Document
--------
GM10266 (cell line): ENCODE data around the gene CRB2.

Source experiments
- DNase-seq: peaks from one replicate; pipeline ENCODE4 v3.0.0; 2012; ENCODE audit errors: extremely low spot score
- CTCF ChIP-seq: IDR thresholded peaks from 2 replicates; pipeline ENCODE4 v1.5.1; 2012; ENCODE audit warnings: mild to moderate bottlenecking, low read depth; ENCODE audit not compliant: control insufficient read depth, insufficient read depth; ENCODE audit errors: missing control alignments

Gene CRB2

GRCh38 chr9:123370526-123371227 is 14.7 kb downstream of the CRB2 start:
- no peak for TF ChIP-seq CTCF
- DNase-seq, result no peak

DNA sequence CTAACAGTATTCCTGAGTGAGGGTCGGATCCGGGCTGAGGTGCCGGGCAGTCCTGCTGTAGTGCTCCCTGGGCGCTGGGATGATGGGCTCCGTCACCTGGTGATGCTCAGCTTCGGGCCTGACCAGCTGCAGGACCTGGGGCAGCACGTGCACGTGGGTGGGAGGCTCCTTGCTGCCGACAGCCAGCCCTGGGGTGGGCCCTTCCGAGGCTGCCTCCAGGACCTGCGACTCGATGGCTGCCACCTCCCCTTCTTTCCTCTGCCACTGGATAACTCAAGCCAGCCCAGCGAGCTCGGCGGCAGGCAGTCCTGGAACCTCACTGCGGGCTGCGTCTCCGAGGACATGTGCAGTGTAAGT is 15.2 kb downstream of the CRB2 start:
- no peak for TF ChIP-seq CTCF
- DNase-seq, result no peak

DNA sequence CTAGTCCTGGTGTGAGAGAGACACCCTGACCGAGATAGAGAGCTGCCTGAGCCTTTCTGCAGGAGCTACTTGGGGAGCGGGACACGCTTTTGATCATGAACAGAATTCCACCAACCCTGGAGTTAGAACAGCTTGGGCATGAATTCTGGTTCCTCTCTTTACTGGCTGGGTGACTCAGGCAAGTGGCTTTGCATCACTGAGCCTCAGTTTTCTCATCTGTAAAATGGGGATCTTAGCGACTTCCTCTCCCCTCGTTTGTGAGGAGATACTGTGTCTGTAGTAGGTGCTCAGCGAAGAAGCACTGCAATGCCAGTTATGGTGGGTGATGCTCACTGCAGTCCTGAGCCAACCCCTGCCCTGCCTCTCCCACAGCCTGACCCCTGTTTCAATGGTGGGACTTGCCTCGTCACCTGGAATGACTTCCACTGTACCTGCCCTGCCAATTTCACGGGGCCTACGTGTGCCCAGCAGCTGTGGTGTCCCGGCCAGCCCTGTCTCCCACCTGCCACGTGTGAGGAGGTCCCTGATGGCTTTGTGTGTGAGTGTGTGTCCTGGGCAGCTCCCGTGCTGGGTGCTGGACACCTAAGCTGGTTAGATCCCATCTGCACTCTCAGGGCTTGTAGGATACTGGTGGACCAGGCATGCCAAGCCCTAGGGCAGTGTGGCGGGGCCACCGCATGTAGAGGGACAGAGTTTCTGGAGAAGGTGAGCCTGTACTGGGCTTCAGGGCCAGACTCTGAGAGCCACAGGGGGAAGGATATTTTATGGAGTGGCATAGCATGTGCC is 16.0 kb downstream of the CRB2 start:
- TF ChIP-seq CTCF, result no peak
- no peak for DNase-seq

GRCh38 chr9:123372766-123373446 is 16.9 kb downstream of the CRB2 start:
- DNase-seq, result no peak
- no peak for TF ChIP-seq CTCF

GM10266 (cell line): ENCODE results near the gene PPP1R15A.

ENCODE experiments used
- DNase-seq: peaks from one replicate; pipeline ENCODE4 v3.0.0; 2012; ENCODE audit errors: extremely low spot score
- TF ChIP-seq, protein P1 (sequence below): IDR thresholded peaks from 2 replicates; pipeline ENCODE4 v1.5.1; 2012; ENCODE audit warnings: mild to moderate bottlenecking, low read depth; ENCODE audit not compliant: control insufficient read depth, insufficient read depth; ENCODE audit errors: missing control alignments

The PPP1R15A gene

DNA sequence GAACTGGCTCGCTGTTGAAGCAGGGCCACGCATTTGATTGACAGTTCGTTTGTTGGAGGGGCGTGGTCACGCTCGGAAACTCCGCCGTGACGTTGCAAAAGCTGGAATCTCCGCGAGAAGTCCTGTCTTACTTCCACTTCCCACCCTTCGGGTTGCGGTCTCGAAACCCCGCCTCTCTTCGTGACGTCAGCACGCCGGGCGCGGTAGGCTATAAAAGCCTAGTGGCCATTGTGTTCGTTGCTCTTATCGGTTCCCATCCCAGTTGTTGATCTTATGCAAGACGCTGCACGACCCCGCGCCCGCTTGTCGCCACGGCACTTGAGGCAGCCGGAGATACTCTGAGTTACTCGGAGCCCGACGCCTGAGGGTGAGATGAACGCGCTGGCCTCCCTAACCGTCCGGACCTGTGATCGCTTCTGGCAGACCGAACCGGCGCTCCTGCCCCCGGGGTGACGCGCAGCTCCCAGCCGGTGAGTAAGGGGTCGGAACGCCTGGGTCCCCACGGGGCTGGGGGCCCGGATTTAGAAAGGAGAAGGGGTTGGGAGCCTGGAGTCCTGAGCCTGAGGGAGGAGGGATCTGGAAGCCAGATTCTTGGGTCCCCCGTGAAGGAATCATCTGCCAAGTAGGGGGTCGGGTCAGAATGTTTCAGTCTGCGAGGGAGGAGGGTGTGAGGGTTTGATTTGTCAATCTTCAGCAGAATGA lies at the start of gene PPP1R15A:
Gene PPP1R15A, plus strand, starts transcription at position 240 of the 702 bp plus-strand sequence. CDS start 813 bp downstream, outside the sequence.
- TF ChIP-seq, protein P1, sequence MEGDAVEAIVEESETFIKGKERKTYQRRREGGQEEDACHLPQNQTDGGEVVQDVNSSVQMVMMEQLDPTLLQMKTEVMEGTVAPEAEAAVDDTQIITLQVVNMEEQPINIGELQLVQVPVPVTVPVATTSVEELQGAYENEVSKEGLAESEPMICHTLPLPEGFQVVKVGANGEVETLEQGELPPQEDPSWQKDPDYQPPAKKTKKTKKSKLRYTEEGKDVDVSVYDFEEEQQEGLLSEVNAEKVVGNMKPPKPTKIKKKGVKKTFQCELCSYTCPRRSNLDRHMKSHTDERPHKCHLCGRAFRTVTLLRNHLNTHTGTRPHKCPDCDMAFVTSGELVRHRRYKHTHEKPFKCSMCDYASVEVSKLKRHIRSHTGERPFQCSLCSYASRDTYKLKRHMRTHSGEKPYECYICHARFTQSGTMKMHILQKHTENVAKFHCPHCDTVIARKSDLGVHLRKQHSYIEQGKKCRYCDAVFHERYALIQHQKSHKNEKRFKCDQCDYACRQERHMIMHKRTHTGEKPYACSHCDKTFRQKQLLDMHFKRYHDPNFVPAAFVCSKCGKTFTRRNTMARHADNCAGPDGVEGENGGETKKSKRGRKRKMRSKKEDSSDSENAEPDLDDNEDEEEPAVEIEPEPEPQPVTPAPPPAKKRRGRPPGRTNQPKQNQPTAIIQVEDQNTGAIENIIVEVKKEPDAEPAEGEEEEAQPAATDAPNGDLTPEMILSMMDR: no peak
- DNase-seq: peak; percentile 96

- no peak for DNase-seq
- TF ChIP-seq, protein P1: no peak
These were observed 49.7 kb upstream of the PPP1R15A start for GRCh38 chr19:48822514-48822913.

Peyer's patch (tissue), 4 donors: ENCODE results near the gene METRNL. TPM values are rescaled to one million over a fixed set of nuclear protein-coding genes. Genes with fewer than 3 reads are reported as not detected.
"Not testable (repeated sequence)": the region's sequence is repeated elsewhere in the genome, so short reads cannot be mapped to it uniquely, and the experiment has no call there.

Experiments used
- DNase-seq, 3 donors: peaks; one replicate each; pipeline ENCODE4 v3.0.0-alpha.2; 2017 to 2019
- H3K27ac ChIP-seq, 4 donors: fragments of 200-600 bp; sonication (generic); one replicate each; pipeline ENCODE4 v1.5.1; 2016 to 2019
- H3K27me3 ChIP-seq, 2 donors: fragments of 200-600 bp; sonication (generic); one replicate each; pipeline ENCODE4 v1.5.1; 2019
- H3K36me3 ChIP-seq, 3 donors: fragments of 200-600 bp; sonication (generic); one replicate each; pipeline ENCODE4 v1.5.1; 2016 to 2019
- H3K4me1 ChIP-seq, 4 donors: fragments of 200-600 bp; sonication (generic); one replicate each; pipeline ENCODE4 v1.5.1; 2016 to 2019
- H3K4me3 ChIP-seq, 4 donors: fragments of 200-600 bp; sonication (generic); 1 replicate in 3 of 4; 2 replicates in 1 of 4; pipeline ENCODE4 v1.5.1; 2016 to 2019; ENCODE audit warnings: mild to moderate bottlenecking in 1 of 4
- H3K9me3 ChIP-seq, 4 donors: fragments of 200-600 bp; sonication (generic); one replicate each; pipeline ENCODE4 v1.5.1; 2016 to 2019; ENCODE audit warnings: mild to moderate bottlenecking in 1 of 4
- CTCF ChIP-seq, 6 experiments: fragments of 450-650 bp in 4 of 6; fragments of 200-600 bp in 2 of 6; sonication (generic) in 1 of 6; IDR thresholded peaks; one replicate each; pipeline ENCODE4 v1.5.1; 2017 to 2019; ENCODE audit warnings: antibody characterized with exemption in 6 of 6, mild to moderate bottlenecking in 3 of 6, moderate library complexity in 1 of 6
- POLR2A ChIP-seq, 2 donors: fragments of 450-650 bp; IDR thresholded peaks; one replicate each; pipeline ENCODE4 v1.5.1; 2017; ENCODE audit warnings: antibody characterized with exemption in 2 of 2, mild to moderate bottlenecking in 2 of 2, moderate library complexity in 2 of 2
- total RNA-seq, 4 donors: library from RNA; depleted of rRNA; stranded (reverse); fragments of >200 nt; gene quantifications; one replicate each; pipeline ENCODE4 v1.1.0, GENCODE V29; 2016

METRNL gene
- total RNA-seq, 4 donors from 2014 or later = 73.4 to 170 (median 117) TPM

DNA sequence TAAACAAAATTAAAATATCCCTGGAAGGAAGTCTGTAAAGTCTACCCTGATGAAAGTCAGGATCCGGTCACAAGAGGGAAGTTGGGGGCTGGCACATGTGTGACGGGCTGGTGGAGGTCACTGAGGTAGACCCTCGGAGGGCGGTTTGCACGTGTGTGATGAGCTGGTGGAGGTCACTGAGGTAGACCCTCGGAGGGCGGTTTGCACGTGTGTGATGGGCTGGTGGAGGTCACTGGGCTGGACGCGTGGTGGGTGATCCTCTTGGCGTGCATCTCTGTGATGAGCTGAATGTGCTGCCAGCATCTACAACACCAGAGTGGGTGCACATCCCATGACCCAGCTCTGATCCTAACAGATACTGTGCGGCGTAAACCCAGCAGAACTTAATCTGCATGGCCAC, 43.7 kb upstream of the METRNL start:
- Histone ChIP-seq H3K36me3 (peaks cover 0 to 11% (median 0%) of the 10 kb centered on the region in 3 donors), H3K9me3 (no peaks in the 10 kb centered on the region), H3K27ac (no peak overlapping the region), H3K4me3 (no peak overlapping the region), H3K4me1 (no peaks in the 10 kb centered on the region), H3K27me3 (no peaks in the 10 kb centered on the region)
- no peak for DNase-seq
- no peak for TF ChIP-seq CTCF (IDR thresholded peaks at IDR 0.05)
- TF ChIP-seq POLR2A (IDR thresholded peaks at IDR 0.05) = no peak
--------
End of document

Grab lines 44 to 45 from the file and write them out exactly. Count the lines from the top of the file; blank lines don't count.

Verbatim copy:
- total RNA-seq, 4 donors from 2014 or later = 73.4 to 170 (median 117) TPM

DNA sequence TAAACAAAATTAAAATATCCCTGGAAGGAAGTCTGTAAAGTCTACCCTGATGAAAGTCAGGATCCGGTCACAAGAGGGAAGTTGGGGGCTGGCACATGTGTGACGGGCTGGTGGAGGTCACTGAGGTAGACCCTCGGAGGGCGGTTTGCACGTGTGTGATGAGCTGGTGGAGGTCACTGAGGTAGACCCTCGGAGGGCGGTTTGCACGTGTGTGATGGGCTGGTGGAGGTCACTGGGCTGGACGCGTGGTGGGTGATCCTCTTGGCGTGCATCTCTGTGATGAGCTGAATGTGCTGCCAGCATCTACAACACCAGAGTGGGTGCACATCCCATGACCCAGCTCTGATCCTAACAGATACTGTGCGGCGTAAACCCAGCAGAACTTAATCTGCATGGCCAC, 43.7 kb upstream of the METRNL start: